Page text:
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Bioengineering technologies

Mission

The domain BioEngineering Technologies (BET) performs both fundamental and applied research with one central mission: the development of innovative diagnostic and therapeutic strategies for patients. This mission is pursued through the application of state-of-the-art technologies at the interface of chemistry, (stem)cell and molecular biology, biomaterials and membrane science, microfluidics, microengineering and nanotechnology. The domain also provides high level education in the above fields and creates a stimulating environment for research valorization leading to creation of products and companies.

Our research is multidisciplinary in nature and is applied in a broad range of applications. This spans from injectable hydrogels to battle osteoarthritis, to implantable bioartificial pancreas devices to help treating type 1 diabetes and to organs-on-chips to test the safety and efficacy of new drugs and therapies. Our students, in the bachelor and master programs of Health Sciences, BioMedical Engineering and Technical Medicine, play an active role in pursuing our mission.

Partnerships are essential in our research. We collaborate with other domains of our university but also with other academic institutions, hospitals and companies, in the Netherlands and abroad. This helps us to bundle knowledge and expertise, valorize research and ultimately to succeed in our mission: to improve healthcare through innovative diagnostic and therapeutic strategies for patients.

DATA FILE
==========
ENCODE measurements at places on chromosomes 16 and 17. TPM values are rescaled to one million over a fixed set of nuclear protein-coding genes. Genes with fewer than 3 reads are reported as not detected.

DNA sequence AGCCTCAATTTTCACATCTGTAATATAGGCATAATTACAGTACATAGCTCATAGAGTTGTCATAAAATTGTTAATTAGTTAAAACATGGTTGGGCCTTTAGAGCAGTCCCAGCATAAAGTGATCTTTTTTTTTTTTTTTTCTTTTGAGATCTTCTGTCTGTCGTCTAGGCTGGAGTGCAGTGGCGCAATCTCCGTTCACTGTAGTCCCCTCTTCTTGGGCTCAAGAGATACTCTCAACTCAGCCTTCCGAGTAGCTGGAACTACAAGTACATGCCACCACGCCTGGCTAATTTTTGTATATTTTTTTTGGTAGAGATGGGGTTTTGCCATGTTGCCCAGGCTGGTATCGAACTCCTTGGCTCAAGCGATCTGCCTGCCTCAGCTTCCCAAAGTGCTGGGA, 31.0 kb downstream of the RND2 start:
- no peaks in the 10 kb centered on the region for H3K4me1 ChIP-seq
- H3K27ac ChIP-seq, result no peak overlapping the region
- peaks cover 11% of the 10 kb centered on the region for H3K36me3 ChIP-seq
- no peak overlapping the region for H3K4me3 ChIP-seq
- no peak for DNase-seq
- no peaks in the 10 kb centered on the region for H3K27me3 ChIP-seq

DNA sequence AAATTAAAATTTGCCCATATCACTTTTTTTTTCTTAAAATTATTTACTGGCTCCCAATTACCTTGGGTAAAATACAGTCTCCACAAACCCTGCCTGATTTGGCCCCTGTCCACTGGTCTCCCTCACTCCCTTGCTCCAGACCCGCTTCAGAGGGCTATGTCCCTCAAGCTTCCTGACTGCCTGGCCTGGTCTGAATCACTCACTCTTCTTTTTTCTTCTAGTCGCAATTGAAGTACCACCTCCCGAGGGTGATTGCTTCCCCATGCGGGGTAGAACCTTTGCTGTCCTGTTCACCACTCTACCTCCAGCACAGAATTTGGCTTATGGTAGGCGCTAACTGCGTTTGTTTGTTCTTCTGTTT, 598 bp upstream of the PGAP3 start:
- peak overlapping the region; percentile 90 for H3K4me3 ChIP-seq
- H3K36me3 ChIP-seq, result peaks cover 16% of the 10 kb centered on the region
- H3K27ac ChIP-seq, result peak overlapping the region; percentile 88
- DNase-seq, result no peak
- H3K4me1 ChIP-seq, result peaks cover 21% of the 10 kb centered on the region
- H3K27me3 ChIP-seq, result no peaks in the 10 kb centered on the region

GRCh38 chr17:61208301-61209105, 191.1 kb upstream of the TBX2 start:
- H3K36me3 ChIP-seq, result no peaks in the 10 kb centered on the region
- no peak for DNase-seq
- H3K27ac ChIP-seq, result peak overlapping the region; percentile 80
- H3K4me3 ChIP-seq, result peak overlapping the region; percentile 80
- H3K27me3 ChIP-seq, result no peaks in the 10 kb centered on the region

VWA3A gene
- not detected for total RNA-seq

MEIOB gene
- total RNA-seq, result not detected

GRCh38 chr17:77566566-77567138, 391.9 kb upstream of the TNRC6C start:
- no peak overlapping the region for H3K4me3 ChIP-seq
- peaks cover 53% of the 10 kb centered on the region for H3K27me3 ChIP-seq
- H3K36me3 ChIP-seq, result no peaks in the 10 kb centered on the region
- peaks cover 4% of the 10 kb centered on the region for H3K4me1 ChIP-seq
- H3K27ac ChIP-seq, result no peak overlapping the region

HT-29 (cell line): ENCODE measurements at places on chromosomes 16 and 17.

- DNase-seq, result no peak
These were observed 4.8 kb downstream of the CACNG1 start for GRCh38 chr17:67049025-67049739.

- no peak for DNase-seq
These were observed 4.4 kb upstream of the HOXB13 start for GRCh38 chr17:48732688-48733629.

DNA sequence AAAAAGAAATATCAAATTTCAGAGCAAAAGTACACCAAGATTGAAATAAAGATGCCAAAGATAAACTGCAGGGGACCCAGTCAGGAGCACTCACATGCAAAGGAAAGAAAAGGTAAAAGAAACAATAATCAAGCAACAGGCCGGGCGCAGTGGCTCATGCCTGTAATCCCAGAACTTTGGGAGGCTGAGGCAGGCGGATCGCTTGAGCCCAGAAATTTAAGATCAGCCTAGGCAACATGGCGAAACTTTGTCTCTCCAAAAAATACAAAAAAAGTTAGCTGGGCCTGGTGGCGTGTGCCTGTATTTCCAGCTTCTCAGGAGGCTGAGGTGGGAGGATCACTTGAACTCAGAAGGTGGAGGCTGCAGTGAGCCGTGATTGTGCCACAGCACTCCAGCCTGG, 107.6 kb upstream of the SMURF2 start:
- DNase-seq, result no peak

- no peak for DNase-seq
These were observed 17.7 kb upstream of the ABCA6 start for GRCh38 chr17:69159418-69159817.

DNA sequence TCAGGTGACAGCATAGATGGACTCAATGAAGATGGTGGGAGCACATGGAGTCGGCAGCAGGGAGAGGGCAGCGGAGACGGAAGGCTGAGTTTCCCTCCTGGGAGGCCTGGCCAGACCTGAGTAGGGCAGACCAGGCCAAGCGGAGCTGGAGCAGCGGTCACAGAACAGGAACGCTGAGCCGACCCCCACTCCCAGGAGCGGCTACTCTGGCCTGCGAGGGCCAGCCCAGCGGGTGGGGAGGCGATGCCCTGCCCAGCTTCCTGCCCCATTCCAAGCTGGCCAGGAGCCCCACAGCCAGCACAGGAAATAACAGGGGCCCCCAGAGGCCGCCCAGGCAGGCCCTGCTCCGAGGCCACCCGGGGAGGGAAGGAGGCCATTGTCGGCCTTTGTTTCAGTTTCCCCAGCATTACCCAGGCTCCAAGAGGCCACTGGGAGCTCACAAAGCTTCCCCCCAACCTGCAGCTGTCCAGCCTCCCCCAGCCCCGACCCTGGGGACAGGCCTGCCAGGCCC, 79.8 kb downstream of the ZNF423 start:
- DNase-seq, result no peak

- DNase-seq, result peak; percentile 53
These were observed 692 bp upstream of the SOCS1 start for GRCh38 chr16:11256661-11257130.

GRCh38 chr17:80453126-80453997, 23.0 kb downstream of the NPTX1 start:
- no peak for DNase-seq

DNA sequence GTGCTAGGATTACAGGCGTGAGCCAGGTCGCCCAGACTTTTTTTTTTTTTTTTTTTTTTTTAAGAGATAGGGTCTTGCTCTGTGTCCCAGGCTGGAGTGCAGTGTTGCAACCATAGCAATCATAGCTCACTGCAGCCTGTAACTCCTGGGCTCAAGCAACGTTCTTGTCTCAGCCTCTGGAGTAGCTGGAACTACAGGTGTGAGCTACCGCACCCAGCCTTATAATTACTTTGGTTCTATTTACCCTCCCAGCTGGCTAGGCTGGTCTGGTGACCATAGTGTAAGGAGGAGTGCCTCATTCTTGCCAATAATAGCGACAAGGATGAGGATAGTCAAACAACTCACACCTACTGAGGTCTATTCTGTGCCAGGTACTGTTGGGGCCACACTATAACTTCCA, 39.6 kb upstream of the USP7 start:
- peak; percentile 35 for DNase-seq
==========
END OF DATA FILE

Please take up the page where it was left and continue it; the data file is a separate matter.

Highlights

Bioartificial pancreas devices for treatment of type I diabetes

Diabetes causes one in ten of adult deaths in Europe. The (bio)artificial organs chair of Professor Dimitrios Stamatialis focuses on the development of novel immune-protective membrane-based cell encapsulation devices, containing insulin producing cells for regulation of blood glucose in T1D, without the need for injections and immunosuppressive drugs. 

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(Bio)engineered KidNey systems for blood detoxification

For patients with chronic kidney disease the best solution would be organ transplantation. However, due to shortage in donor organs and the fact that not all patients are eligible for transplantation, most patients are currently treated with therapies using artificial kidney devices. The chair of (bio)artificial organs, led by Professor Dimitrios Stamatialis, focuses on developing bioengineered kidney systems to improve the lives of these patients. 

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Injectable hydrogels for cartilage repair

Osteoarthritis is the most common form of rheumatic diseases. In the Netherlands, more than 1.2 million patients suffer from this disease. The Developmental BioEngineering group, headed by professor Marcel Karperien, has developed a new reparative treatment strategy. The treatment consists of an injectable hydrogel that is used to fill up a cartilage defect.

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Targeted treatment of cancer

Despite many treatments against cancer, treatment of cancer is still a big challenge in clinics and within our research domain. On the one hand, researchers are uncovering the underlying biology of tumor stroma interaction, while on the other hand, they are developing innovative technologies to target specific tumor stromal cells to inhibit their pro-tumorigenic effects and thereby improve the efficacy of anti-cancer therapies.

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3D (bio)printing and fabrication

Our research groups use 3D (bio)printing in several ways to design and fabricate scaffolds, membranes and tissues, which can be used for research in various fields.

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Coordinators

prof.dr. H.B.J. Karperien (Marcel)
Full Professor
prof.dr. D. Stamatialis (Dimitrios)
Full Professor

Involved research groups